Senator Blocks Assisted Suicide Bill Stopping Use of Narcotics to Kill People

Bioethics   |   Steven Ertelt   |   Sep 6, 2006   |   9:00AM   |   WASHINGTON, DC

Senator Blocks Assisted Suicide Bill Stopping Use of Narcotics to Kill People Email this article
Printer friendly page

by Steven Ertelt Editor
September 6
, 2006

Washington, DC ( — Congress returned from its August recess on Tuesday and Oregon Sen. Ron Wyden wasted no time in blocking a bill meant to prohibit the use of federally controlled drugs in assisted suicides. All of the assisted suicides in the state of Oregon, the only one to legalize the practice, involve such drugs.

Wyden, a Democrat, put a block on a bill sponsored by Kansas Sen. Sam Brownback, a Republican, to allow the federal government to prohibit the use of the drugs in assisted suicides.

His move means Wyden is prepared to filibuster the bill and Brownback will need to find 60 votes to cut off debate and allow a vote on the legislation.

In a speech on the Senate floor announcing his move, Wyden said he opposed the measure and indicated Oregon should have the right to legalize assisted suicide if it wants to do so.

"What is ironic is that some who come to floor of Senate to talk about states’ rights are essentially saying they only believe in states’ rights if they think the state is right," he said.

Brownback said Wyden had a right to block the bill. He told the Associated Press he didn’t expect the bill to become law this year but said the Senate should consider the measure — which he called "a crucial topic for the country to discuss."

"I’ll look forward to debating the topic with him," Brownback said.

Brownback also told AP that the issue isn’t just a state’s rights one because the federal government has a right to prohibit the use of certain narcotics that aren’t use for a legitimate medical purpose.

"This is a federal issue regarding the use of federally licensed pharmaceutical substances to be used for assisted suicide," he said. "It’s a big national debate. It applies not just to Oregon, but to what we as a nation are going to allow federally controlled substances to be used for."

The bill is in response to a Supreme Court decision in a long battle the Bush administration has waged to prohibit the use of certain narcotics to kill people in Oregon.

In a 6-3 decision, the high court ruled that the Bush administration could not use the Controlled Substances Act, which governs illegal narcotics, to stop the use of such drugs in assisted suicides.

However, the decision paved the way for Congressional legislation to accomplish the same purpose and Sen. Sam Brownback hopes to promote a bill to do that.

“When the law permits killing as a medical ‘treatment,’ society’s moral guidelines are blurred, and killing could gain acceptance as a solution for the chronically ill or vulnerable,” Brownback said in a statement obtained.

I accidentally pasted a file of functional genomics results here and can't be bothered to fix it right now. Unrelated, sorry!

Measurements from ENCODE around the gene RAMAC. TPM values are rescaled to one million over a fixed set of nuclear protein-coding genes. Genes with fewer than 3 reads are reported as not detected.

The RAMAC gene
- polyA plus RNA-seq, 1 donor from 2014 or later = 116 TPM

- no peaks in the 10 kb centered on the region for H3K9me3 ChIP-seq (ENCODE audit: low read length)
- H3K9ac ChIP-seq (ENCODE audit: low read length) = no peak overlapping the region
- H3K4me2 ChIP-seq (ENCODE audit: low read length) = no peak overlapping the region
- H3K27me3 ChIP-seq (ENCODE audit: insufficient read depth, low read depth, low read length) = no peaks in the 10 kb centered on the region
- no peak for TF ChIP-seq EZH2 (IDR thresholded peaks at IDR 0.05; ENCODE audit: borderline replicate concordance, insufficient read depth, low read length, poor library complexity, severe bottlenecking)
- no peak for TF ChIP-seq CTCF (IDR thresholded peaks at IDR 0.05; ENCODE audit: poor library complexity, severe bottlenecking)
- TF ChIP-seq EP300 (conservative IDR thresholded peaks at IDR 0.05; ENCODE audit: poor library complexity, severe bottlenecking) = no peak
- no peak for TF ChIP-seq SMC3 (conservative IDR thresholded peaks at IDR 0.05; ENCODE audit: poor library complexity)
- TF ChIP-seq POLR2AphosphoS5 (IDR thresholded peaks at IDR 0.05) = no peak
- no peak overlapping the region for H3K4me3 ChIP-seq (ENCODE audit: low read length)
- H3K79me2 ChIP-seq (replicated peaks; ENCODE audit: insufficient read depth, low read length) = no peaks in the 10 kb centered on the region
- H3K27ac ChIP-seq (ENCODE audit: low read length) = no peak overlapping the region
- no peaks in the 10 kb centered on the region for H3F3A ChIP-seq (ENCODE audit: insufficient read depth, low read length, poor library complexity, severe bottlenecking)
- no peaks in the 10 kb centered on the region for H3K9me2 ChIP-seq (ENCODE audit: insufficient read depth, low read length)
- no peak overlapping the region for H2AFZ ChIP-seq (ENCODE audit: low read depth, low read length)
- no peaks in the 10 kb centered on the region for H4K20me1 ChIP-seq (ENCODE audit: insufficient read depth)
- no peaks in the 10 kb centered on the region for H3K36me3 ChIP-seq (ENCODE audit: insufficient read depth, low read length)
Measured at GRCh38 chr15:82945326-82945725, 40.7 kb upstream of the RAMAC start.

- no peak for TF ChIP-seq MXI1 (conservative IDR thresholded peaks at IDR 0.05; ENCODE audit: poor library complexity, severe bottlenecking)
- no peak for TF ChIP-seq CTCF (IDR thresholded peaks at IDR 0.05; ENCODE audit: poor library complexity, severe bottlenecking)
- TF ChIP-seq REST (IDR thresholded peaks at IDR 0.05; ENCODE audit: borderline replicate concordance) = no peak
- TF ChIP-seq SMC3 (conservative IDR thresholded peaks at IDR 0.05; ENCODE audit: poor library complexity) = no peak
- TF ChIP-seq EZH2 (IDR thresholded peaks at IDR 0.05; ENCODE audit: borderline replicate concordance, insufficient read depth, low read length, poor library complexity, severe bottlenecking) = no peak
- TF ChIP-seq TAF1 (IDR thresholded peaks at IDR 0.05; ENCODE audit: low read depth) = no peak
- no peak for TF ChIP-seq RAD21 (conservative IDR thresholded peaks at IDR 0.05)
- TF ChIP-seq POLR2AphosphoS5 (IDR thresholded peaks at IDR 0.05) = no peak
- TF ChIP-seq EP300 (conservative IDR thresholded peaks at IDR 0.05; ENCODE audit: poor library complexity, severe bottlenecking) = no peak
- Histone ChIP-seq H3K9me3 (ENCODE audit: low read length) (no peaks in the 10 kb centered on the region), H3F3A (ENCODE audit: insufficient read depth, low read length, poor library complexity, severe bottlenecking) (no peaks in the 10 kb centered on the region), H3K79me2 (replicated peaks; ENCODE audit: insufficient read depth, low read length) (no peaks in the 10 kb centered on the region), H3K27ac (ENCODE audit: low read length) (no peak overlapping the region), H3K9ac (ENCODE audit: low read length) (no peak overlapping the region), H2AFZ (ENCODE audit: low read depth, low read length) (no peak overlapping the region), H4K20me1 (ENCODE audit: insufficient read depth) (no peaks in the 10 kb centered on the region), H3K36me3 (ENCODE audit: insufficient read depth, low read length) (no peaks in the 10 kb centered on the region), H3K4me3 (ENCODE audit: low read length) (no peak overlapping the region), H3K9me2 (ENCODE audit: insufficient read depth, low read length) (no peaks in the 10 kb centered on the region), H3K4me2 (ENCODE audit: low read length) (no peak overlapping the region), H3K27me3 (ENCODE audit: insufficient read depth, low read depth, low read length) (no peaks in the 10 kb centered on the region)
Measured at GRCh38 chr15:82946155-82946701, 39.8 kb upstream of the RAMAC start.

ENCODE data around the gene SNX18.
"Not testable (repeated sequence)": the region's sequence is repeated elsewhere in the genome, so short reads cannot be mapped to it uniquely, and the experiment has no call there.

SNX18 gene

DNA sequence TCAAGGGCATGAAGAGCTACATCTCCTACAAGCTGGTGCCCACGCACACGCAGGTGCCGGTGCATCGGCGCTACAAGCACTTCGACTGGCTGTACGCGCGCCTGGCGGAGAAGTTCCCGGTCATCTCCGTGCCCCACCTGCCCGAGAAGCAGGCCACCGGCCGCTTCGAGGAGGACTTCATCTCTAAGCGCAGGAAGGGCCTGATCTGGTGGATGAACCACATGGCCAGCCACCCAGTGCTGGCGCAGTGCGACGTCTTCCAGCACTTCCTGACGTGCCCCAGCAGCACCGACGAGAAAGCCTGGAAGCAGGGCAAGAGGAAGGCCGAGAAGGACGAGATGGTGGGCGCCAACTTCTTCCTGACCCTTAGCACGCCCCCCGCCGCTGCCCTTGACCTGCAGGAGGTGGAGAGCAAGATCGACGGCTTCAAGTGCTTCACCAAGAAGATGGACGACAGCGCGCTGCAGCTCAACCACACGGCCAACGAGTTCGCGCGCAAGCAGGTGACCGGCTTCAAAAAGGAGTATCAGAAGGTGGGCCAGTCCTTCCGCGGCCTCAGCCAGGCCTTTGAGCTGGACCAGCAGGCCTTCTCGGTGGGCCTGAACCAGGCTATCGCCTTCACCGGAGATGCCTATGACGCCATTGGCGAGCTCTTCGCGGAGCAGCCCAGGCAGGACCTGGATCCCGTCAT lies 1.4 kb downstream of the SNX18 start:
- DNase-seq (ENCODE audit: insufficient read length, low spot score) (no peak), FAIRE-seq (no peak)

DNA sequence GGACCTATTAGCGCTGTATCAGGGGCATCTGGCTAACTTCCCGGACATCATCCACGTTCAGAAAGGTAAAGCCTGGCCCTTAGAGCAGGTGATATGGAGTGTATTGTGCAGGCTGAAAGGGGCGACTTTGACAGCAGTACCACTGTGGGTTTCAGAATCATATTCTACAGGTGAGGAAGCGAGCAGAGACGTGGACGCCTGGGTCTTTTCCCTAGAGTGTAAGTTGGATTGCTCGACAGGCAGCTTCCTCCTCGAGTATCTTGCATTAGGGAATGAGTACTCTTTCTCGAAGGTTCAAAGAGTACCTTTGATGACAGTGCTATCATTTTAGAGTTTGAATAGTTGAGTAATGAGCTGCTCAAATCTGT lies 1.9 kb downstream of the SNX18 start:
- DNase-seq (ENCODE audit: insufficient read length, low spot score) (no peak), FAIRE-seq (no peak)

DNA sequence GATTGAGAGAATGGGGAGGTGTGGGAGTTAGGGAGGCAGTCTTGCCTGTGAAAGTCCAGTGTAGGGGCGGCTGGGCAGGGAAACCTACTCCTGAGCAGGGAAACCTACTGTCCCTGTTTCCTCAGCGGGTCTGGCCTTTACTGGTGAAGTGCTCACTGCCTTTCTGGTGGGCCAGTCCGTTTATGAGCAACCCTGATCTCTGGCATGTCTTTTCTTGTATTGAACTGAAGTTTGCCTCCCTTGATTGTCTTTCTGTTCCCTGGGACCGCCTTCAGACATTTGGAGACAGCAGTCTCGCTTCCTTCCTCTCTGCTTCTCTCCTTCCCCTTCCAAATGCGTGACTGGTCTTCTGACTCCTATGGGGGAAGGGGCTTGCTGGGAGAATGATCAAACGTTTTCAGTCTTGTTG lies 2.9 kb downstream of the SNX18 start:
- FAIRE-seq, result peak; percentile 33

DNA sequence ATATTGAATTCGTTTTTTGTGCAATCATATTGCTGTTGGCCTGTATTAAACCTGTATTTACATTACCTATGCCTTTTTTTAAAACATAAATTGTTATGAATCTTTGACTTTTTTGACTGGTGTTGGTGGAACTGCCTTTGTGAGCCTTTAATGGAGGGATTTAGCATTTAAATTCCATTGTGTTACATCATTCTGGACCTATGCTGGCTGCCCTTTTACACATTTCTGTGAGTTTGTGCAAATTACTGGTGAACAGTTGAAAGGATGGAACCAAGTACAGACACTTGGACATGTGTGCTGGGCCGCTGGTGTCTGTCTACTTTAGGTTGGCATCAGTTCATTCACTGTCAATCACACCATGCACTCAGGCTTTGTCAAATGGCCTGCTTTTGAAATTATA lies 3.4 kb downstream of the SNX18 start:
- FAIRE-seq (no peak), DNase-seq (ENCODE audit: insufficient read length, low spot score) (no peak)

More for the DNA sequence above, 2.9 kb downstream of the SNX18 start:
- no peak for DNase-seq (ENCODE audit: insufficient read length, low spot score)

But Brownback may have problems getting the 60 votes needed to stop debate or the 50 necessary to approve the measure.

He will have to convince lawmakers like Oregon Sen. Gordon Smith, a Republican, who opposes assisted suicide but says he stands by the high court’s decision.

"I accept the Supreme Court’s decision and Congress should do the same," he told AP.

Brownback’s bill already enjoys the support of pro-life groups, including a national organization for doctors and other medical professionals who are Christians. But, pro-euthanasia groups like Compassion & Choices, will oppose it.

Kathryn Tucker, legal director for C&C says the bill would make physicians more fearful of treating patient pain.

"We already know physicians undertreat pain. It’s a serious problem, and we should not exacerbate that by giving physicians reason to be afraid to give dying patients comfort from pain," she said.

Brownback disputes that saying the bill would not unfairly punish doctors who are trying to provide patients with legitimate pain relief medication.

"By only penalizing doctors for using a federally controlled substance for the stated or undisputed purpose of assisted suicide … the bill does not constrain doctors from offering palliative care that brings pain relief to patients," he explained.

Last May, Brownback chaired a Judiciary Committee hearing to examine the impact of assisted suicide in places where it has been widely practiced.

Several experts testified that in countries like the Netherlands and Belgium, where assisted suicide is legal, doctors have started experimenting with euthanasia and infanticide.

A September 2005 article in the U.K. medical journal The Lancet reported that half of the newborn babies who died in Flanders, Belgium between August 1999 and July 2000 were “helped” in that regard by their doctors.

“The American Medical Association and disability rights groups are strongly opposed to physician-assisted suicide because it is antithetical to the doctor’s role as a healer and it jeopardizes the ability of the infirm and helpless to defend themselves," Brownback said.

"I doubt Americans want the government to decide when life is worth preserving and when life can be destroyed," he concluded.

In 1990, the Supreme Court ruled that patients had a right to refuse lifesaving medical treatment and, in 1997, the court ruled unanimously that there is no constitutional right to assisted suicide but that states may ban or allow the practice.

The bill is named the Assisted Suicide Prevention Act and is S. 3788.

ACTION: Contact your U.S. senators and ask them to support the Assisted Suicide Prevention Act. You can find complete contact information here.